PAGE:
Every PGMOL referee wears a FIFA referee badge demonstrating that they are adherents to the laws and rules according to the international federation. By so doing, PGMOL referees are demonstrating their fidelity to the rules of association football that were first instituted by the English over 120 years ago, a code that FIFA now has the responsibility of implementing worldwide. In fact the historical role of the England in football rule-making is enshrined by their membership in the International Football Association Board (IFAB), the body that determines the Laws of the Game of association football. While FIFA is represented on the board and holds 50% of the voting power, as a legacy of association football’s origins in the British Isles, the other organizations represented are the governing bodies of the game in the four countries of the United Kingdom.
Based on the badge, history and tradition, one would be forgiven for assuming that the PGMOL, as the top echelon refereeing body in England, would adhere as close as possible to FIFA’s rules and guidelines. It has been this blog’s position that to assume such is to make an ASS of U and ME.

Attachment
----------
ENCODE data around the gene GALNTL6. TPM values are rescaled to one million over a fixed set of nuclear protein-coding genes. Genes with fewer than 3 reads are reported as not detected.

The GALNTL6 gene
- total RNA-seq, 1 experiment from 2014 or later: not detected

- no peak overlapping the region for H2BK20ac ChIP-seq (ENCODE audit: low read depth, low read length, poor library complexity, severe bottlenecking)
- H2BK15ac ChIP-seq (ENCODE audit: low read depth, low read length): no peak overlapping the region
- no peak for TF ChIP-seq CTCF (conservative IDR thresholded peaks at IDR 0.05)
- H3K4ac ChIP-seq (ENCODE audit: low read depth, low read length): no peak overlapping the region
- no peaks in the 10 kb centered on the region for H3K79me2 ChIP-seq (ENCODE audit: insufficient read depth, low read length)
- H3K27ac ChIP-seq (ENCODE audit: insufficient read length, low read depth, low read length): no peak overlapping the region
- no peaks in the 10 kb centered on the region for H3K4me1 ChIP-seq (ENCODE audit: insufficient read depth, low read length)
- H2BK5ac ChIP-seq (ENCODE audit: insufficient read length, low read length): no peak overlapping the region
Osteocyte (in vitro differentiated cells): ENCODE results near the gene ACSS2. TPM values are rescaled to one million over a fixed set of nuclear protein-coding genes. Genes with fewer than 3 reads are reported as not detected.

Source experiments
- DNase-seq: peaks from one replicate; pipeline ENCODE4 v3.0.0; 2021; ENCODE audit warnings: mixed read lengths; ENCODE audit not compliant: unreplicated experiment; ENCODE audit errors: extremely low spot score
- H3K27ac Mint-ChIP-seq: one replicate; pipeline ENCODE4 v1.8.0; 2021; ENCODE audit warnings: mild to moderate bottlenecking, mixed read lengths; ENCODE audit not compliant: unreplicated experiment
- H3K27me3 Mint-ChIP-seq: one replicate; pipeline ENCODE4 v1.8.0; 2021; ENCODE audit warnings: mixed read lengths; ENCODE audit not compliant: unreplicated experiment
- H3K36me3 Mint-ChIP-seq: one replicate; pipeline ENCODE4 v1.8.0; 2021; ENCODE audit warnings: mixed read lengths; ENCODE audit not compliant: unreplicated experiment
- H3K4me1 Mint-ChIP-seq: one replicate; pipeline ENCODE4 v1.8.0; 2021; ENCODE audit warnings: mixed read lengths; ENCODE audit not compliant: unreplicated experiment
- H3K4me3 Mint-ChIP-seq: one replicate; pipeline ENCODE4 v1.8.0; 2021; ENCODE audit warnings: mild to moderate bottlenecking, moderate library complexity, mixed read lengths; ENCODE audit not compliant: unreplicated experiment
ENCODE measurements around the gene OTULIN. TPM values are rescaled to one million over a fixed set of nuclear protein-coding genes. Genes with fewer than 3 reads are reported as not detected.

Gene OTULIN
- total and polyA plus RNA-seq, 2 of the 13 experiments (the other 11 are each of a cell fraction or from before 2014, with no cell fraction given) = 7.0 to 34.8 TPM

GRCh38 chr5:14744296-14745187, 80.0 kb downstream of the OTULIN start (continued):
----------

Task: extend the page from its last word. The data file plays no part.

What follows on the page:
The Disappearing Red Card
Unlike the vast majority of mainstream and social media covering the EPL , this blogger relies on the unbiased data to educate and inform my readers. I analyzed the publicly available data on the PL web site of red and yellow cards issued over the past 17 years and the results are very interesting.
- 1,191 yellow cards are issued per season or 1.56 per game.
- 61 red cards are issued per season or 1 every 12.5 games.
- Yellow cards issued have been in a tight range with a standard deviation of 83 or 7%. Loosely speaking we can expect between 1,274 to 1,108 cards per season.
- Red cards issued are in a wider, more random range with a standard deviation of 10 or 16%. Generally we can expect as much as 71 or as little as 51 cards per season.
The data suggests that despite clear FIFA rules and guidelines to clean up the game, especially since 1998 when tackling from behind was made illegal, and despite rules to penalize dangerous play, this is not reflected in the 17 year data on yellow or red cards issued by the PGMOL. To the contrary, yellow cards are stable while red cards are falling. The following table illustrates:
Remarkably, over the past two seasons red cards have dropped like a stone to less than 50 for the first ever time in 17 years; to 41 in 16/17 and an astonishing 39 in 17/18.
The latter two years covers the period when the PGMOL deemed the following dangerous two footed tackle by Marcus Rojo as not meriting a red card.
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